BEIJING (AFP) - Former basketball star Dennis Rodman headed to Pyongyang on Monday with a group of former NBA players, saying he will not raise concerns about repression in North Korea because leader Kim Jong Un is his friend and he loves him.
The eccentric ex-Chicago Bulls player is leading a team including retired NBA All-Stars Kenny Anderson, Cliff Robinson and Vin Baker for an exhibition game against North Korea, which is being held on Wednesday to mark Kim's birthday.
Rodman told reporters at Beijing airport that he hoped the match could "open the doors" to "talk about certain things".
"But I am not going to sit there and go 'Hey guy, you are doing the wrong thing. That is not the right way to do it. He is my friend first... and I love him," Rodman said, sprinkling his comments with expletives.
The Democratic People's Republic of Korea, as it is officially known, is a one-party Communist state which has been ruled by the Kim dynasty since its founding.
The country has in the past been hit by famine, sometimes threatens war against South Korea and the US, and is regularly accused of human rights abuses.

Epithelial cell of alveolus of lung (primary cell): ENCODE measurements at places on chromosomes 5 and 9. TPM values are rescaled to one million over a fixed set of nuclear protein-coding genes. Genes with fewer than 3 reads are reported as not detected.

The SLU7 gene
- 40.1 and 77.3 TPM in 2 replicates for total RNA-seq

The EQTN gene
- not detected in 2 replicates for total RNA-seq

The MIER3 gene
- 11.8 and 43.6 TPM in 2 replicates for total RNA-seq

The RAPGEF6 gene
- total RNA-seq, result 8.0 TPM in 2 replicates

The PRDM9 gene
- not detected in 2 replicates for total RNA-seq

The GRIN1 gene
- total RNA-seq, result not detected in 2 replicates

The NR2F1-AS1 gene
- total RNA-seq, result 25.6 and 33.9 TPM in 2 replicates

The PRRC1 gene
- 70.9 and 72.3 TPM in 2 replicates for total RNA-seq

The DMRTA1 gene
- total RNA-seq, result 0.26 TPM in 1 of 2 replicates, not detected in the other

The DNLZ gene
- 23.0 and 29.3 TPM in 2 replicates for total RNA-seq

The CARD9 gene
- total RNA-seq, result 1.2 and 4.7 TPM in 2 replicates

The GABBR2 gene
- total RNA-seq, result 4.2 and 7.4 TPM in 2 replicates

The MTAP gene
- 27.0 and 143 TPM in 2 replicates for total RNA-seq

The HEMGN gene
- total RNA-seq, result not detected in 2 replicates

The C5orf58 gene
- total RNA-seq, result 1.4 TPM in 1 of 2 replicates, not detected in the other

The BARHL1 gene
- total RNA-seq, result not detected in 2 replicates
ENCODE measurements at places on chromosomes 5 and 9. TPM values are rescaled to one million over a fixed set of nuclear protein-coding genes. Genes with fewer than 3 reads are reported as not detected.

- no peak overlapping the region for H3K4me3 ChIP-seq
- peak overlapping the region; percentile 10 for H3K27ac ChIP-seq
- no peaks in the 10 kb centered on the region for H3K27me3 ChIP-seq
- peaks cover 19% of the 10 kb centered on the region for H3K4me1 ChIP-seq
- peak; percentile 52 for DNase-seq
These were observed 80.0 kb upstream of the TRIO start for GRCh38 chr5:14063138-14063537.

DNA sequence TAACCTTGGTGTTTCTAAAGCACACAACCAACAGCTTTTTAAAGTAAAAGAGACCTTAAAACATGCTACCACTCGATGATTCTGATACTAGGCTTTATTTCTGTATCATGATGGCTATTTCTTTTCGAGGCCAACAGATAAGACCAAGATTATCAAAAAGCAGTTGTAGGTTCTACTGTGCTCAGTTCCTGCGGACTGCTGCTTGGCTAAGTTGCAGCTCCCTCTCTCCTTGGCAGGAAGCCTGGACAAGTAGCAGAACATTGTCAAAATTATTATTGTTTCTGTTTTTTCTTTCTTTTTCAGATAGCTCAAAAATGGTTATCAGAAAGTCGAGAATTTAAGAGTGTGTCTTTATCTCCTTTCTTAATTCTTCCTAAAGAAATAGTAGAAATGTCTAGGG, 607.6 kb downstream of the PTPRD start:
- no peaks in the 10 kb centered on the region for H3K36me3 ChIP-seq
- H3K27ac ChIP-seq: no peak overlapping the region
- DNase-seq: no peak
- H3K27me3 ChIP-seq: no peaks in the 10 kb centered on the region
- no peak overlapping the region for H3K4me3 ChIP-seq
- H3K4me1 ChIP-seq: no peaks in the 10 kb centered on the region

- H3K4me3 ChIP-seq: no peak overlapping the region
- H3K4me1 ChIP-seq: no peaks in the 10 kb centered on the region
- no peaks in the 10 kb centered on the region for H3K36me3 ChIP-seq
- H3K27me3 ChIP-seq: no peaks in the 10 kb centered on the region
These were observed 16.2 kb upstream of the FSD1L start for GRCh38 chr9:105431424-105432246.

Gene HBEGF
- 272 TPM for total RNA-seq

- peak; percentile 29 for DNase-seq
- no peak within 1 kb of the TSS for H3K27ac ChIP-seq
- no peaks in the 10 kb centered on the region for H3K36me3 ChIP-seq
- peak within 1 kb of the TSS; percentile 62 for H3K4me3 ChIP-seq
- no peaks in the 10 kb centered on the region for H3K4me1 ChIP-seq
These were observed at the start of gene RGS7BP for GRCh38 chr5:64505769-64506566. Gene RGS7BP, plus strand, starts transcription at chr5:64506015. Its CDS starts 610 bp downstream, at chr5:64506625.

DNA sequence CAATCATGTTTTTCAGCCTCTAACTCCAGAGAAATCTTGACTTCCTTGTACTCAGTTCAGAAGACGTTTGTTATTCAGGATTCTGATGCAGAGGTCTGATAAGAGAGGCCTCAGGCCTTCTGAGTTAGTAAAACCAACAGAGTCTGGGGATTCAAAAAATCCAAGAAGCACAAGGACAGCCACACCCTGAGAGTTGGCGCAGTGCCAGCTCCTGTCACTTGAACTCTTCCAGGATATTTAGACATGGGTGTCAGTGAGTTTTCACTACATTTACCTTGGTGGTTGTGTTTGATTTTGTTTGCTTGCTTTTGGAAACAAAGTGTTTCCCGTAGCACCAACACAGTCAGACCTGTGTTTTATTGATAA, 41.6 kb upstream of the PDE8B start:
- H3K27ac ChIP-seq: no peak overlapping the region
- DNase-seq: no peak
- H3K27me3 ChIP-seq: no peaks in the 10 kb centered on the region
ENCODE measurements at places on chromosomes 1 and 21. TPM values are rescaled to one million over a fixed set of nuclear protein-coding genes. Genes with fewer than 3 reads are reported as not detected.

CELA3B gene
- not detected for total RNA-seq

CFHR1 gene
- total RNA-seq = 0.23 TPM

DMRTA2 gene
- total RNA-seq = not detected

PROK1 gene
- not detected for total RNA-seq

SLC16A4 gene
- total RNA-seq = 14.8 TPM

The heavily tattooed Rodman has developed an unlikely relationship with the North Korean leader since making his first trip there in February, when he declared Kim a "friend for life".
Former NBA players Doug Christie, Craig Hodges and Charles D Smith are also in Rodman's side for the exhibition game.
Five players were travelling with Rodman on his flight to Pyongyang Monday, while another will arrive on Tuesday, one of the trip's organisers told AFP, without giving details.
The young Kim, who was educated in Switzerland, is reported to be a keen basketball fan and especially of the Chicago Bulls, for whom Rodman played a key role in winning three NBA titles alongside Michael Jordan in the 1990s.
Rodman, who is making his fourth visit to Pyongyang, made his last trip shortly before Christmas, when he trained the North Korean players.
Earlier last year, he visited the North with the Harlem Globetrotters, as part of what he describes as "basketball diplomacy".
Last month Kim had his uncle and former mentor Jang Song-Thaek executed. "I am not worried about his uncle," Rodman said in Beijing in response to questions about the move.
Rodman routinely distances himself from political events in the country.
The player known as "The Worm" is one of the few Westerners to have met Kim, who took over following the death of his father Kim Jong Il.